• Bone, Cartilage, and Ligaments

  • 4:15 p.m. 73. Regenerative Engineering of Bone: In Vivo Evaluation of Next Generation Inductive Graphene-Ceramics, L Daneshmandi*(1), S Gohil(2), L Nair(2), A Arnold(3), B Holt(3), S Sydlik(3), C Laurencin(1); (1)University of Connecticut, Farmington, CT, (2)UConn Health, Farmington, CT, (3)Carnegie Mellon University, Pittsburgh, PA

  • 4:20 p.m. 74. Immobilization of BMP-2 within a Poly(Ethylene Glycol) Hydrogel to Induce Osteogenesis in Serum-Free Conditions, M Trombold*(1), S Bryant(2); (1)The University of Texas at Austin, Austin, TX, (2)The University of Colorado Boulder, Boulder, CO

  • 4:25 p.m. 75. Prevascularization of Mesenchymal Stem Cell Sheets for Bone Tissue Regeneration, W. Jia*(1), Q. Xing(1), M. Tahtinen(1), F. Zhao(1); Michigan Technological University, Houghton, MI

  • 4:30 p.m. 76. Anterior Cruciate Ligament Matrix Inspired by Clinical Application: An In Vivo Assessment, P. Mengsteab*, P. Conroy, M. Badon, H. Kan, L. Nair, C. Laurencin; University of Connecticut, Farmington, CT

  • 4:35 p.m. 77. Ultrasmall Superparamagnetic Iron Oxide Nanoparticles as T1 MRI Contrast Agents in Articular Cartilage Imaging, J. Wu*; Sichuan University, ChengDu, China

Rapid Fire: Drug Delivery

Timeslot: Wednesday, April 11, 2018 - 3:15pm to 4:45pm
Track: Drug Delivery
Room: Grand Ballroom B


The Drug Delivery SIG session will consider abstracts that fall with the broad areas of therapeutic development, formulation, and application testing. Drug delivery from medical devices, tissue engineering scaffolds/hydrogels, films, microparticles, nanoparticles, environmentally responsive materials, and other types of biomaterial assemblies are all invited. Studies testing drug targeting, drug combinations, and drug/cell combinations are all also welcomed to submit. Drug delivery application areas of interest include but are not limited to regenerative medicine/tissue engineering, cell and tissue transplant, cardiovascular stents and other devices, cancer, microbial infection, and autoimmune diseases.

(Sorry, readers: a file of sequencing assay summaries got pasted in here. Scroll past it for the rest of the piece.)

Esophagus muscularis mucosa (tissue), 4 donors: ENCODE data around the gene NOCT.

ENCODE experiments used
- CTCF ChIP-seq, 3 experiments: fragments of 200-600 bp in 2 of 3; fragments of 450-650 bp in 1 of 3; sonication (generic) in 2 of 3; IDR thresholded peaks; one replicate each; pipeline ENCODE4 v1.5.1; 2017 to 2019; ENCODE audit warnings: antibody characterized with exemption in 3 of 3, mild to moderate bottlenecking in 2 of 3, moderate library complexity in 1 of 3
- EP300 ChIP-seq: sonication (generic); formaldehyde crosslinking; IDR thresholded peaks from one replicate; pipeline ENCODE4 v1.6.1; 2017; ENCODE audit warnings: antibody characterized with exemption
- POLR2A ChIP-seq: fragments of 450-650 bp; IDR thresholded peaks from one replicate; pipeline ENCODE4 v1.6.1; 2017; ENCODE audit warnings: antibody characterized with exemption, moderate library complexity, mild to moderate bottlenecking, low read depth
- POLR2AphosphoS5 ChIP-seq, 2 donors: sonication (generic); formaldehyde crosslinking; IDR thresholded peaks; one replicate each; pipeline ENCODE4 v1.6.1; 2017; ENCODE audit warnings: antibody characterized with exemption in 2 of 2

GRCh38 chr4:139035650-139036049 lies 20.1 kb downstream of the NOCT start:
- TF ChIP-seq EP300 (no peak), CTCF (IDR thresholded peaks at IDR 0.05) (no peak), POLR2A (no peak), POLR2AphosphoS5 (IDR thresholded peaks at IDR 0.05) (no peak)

• Nanoparticles

  • 3:15 p.m. 93. Intestinal Organoids Containing PLGA Nanoparticles for the Treatment of Inflammatory Bowel Diseases, Z. Davoudi*, N. Peroutka-Bigus, B. Bellaire, M. Wannemuehler, B. Narasimhan, Q. Wang; Iowa State University, Ames, IA

  • 3:20 p.m. 94. Modular Nanoparticle Scaffolds for Tunable Drug Delivery, K Peuler*, C Lin; Indiana University Purdue University Indianapolis, Indianapolis, IN

  • 3:25 p.m. 95. EPITOPE-FUNCTIONALIZED NANOPARTICLES FOR ENTRAPMENT OF AUTISM AUTO-ANTIBODY, A Bolandparvaz*(1), E Edmiston(2), K Alvarez(1), J Van De Water(1), J Lewis(1); (1)UC Davis, Davis, CA, (2)Blueprint Research, San Francisco, CA

  • 3:30 p.m. 96. Tailoring Swelling pH of Poly(Sialic Acid) Micelles Based on Core Hydrophobicity, G Pawlish*(1), N Comolli(2), K Spivack(2); (1)Temple University, Philadelphia, PA, (2)Villanova University, Villanova, PA

  • 3:35 p.m. 97. Chitosan/Poly(lactide) Drug-Loaded Nanoparticles for Delivery of Therapeutic Compounds, S. DeVeaux*, C. Gomillion; University of Georgia, Athens, GA

  • Cancer

  • 3:45 p.m. 98. Leukocytes as Mobile Carriers of Anti-Cancer Therapeutics via Bispecific Liposomes, Z Zhang*, D Liu, N Ortiz-Otero, T Cao, M King; Vanderbilt University, Nashville, TN

  • 3:50 p.m. 99. A Poly (Lactic-co-glycolic Acid)-based Phase-separating Platform for Controlling the Kinetics of Combinatorial Therapeutics in Ovarian Cancer, S Arun Kumar*, W Souery, Y Jhan, C Bishop; Texas A&M University, College Station, TX

  • 3:55 p.m. 100. Folic Acid Modified Halloysite Nanotubes with Tumor Targeting Capability, Y. Luo*, D. Mills; Louisiana Tech University, Ruston, LA